Today, we travelled from Shelby, Montana to Williston, North Dakota. We spent a lot more time driving today, though we did take a detour to the Bear Paw Battlefield, part of the Nez Perce National Historic Park. The park, scattered over several sites around Montana, commemorates the flight of the Nez Perce and their ultimate surrender to the US Government at the Bear Paw Battlefield. It’s an uncomfortable thing to “commemorate.” In the pantheon of poor treatment to native peoples, the Nez Perce are near the top of the list. The few interpretive signs at the battlefield site do not hesitate to point this out. The park appears to be a work in progress at this time - it was just recently taken over by the National Park Service - with a mowed trail through the prairie grass and small metal stakes hammered in the ground wherever something important happened. Many of these stakes had offerings of flowers, fruit, hats, or other gifts placed around them.
The rest of the day involved passing through farm and ranch land (one sign proclaimed “Welcome to Beef Country”) and many small farming towns. A regular pattern developed: drive 70 mph for 10 or 15 miles, slow down to 45 mph, pass the “Welcome to <town name here>” sign, spot the grain elevator by the railroad tracks, slow down to 25 mph for another half mile or so, then speed back up to 70 mph leaving town. Most of the towns had a gas station and a grain elevator; a few were nothing but a collection of houses on the prairie; others had restaurants, several grain elevators, and a “Home of the State Champions” sign reminding travellers that their high school once won the Montana State Division B girls’ softball championship, or something similar. Those signs must drive folks from neighboring towns crazy! It’s a really different world, but we like it here. At the battlefield, we could hear the wind rustling through the grass, the air whistling by our ears, a few grasshoppers. There was nothing else to hear. The horizon stretches out forever; the fields never end.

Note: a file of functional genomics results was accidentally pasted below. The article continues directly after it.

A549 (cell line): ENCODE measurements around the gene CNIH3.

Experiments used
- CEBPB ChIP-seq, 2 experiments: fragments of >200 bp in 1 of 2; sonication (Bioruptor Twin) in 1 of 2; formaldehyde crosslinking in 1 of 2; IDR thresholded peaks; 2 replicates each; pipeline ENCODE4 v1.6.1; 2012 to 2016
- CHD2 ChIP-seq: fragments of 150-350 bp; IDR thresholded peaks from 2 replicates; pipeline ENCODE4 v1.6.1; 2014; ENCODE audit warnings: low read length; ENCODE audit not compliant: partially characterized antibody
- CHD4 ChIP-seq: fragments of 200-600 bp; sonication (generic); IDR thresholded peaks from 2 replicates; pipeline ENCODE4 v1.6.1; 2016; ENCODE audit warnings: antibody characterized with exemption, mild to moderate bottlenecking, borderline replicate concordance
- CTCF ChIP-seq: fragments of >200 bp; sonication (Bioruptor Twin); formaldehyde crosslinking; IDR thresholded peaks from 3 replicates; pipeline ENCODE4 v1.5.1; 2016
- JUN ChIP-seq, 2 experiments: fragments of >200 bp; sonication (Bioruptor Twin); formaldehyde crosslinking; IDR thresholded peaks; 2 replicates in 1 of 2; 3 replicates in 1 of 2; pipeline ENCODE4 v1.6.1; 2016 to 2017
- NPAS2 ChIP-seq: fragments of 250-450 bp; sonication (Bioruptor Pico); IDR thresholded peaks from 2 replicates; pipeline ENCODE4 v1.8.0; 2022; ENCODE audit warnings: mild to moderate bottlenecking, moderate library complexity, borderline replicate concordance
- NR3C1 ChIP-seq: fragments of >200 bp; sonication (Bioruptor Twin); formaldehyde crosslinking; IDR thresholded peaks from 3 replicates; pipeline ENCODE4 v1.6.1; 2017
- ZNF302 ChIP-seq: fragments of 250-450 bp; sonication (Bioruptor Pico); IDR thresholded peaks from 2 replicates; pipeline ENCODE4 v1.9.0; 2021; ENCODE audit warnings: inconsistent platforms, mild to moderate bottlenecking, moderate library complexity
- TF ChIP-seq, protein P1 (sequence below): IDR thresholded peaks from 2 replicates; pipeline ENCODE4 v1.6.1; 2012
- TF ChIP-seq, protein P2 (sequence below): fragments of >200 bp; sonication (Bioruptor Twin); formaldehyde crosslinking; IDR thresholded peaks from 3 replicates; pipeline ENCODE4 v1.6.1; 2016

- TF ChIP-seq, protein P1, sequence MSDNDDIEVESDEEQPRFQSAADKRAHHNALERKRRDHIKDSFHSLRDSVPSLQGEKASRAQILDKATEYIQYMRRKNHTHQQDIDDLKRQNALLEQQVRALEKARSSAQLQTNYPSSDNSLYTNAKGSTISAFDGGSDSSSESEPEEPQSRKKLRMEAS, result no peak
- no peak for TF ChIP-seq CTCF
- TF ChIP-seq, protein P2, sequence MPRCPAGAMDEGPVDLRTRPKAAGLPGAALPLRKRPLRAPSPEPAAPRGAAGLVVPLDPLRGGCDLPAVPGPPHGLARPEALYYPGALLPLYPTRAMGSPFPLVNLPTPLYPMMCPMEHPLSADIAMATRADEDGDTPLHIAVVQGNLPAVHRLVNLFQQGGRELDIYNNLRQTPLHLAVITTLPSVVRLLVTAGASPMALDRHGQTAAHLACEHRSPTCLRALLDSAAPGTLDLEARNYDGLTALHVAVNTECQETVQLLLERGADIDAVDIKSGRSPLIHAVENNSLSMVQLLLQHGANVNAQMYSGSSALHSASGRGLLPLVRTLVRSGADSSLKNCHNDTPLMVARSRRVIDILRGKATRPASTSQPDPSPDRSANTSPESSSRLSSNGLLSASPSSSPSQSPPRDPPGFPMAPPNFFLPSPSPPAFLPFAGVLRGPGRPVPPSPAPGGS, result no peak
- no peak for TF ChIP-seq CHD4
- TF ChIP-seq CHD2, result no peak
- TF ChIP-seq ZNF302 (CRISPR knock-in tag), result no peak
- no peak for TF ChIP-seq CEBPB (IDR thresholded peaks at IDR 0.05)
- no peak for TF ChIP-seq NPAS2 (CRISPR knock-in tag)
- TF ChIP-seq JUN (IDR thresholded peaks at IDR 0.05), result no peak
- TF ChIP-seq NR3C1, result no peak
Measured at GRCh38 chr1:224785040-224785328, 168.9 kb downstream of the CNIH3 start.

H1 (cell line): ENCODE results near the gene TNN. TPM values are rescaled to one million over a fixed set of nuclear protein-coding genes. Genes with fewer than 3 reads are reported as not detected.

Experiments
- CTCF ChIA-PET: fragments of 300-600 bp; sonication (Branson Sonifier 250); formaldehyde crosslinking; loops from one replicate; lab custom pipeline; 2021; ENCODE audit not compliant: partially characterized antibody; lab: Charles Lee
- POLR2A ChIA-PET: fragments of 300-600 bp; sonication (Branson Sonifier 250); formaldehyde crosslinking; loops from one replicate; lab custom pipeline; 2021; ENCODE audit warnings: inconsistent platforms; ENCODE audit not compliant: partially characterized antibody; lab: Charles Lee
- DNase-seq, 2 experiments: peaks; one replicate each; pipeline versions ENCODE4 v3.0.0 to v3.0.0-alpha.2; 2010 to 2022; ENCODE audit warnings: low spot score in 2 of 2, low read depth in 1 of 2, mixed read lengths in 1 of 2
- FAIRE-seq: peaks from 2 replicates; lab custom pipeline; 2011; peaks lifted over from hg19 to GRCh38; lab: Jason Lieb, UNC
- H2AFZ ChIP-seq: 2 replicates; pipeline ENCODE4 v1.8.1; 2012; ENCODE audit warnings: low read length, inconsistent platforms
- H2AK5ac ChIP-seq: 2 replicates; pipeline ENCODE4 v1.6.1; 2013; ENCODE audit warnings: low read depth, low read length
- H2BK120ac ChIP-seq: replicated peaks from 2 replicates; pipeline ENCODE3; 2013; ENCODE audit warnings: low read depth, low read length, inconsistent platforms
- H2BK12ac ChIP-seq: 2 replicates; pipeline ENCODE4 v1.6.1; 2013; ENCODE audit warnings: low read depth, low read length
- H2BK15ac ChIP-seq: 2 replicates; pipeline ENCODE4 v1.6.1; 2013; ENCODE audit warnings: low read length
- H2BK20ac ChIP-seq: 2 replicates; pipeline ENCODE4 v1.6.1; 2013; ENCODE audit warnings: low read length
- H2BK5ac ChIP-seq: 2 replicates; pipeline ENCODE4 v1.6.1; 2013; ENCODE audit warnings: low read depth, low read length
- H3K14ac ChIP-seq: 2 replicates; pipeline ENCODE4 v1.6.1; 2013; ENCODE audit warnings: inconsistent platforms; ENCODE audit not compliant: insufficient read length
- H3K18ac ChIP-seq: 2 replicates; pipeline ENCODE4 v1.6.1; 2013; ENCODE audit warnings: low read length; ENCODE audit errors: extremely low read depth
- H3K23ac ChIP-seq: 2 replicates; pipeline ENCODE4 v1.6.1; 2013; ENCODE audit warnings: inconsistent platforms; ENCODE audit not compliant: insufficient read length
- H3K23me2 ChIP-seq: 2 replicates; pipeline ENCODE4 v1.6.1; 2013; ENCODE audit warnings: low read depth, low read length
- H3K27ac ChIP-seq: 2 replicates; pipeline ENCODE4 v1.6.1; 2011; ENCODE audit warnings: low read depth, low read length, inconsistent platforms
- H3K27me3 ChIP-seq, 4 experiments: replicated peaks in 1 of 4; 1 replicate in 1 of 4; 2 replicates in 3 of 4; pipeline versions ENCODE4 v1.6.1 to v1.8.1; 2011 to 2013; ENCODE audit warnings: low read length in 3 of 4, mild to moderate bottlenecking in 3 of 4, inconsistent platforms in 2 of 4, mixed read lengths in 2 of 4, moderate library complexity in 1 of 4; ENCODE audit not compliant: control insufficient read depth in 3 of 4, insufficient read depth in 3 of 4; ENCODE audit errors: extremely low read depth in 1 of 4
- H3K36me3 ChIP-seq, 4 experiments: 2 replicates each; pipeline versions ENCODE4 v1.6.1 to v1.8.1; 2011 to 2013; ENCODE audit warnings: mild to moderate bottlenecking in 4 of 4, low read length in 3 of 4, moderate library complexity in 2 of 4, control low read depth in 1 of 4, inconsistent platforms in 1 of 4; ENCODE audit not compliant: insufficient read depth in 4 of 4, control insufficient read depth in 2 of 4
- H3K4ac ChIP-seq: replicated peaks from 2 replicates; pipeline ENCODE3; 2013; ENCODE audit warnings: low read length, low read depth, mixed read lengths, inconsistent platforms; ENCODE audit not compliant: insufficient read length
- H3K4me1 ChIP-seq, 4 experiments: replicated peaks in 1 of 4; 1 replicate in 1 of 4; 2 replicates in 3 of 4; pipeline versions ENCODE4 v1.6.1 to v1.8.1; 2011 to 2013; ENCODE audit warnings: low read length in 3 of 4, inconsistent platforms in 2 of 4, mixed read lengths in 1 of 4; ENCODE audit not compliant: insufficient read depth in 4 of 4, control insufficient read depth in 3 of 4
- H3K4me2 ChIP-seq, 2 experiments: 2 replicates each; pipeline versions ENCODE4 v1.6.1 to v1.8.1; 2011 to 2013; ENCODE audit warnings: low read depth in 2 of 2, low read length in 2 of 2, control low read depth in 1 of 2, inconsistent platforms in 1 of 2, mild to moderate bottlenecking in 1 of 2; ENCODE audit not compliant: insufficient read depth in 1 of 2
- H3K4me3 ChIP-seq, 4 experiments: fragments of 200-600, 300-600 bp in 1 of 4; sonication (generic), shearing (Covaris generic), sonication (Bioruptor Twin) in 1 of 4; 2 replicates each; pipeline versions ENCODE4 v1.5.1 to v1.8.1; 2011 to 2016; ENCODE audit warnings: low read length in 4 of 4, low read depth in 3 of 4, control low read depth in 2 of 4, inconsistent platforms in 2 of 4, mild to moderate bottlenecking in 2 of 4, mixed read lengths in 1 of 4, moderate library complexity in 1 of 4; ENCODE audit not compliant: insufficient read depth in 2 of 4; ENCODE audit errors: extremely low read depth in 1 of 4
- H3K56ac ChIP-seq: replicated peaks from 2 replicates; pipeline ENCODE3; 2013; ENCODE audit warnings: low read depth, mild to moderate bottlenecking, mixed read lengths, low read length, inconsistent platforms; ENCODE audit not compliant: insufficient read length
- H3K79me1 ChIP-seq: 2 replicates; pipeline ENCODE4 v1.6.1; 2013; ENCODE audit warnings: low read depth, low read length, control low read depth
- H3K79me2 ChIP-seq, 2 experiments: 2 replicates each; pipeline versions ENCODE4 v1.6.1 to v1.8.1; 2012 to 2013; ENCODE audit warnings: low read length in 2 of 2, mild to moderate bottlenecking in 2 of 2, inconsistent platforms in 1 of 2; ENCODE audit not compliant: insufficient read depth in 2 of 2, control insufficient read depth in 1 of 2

Much of our journey today paralleled both the Great Northern Railway line (we saw the west bound Amtrak Empire Builder whizz by, along with several freight trains) and the Milk River, which provided enough water for a line of trees that broke up the view at times. There were plenty of cattle and sheep, and bales of hay everywhere.
In non-travel news, Kathy got an email from her sister’s husband announcing the birth of their son, Joseph Dean on Tuesday at 8:26 pm: 8 pounds, 9 ounces and 21 inches long. Baby and mother are doing fine.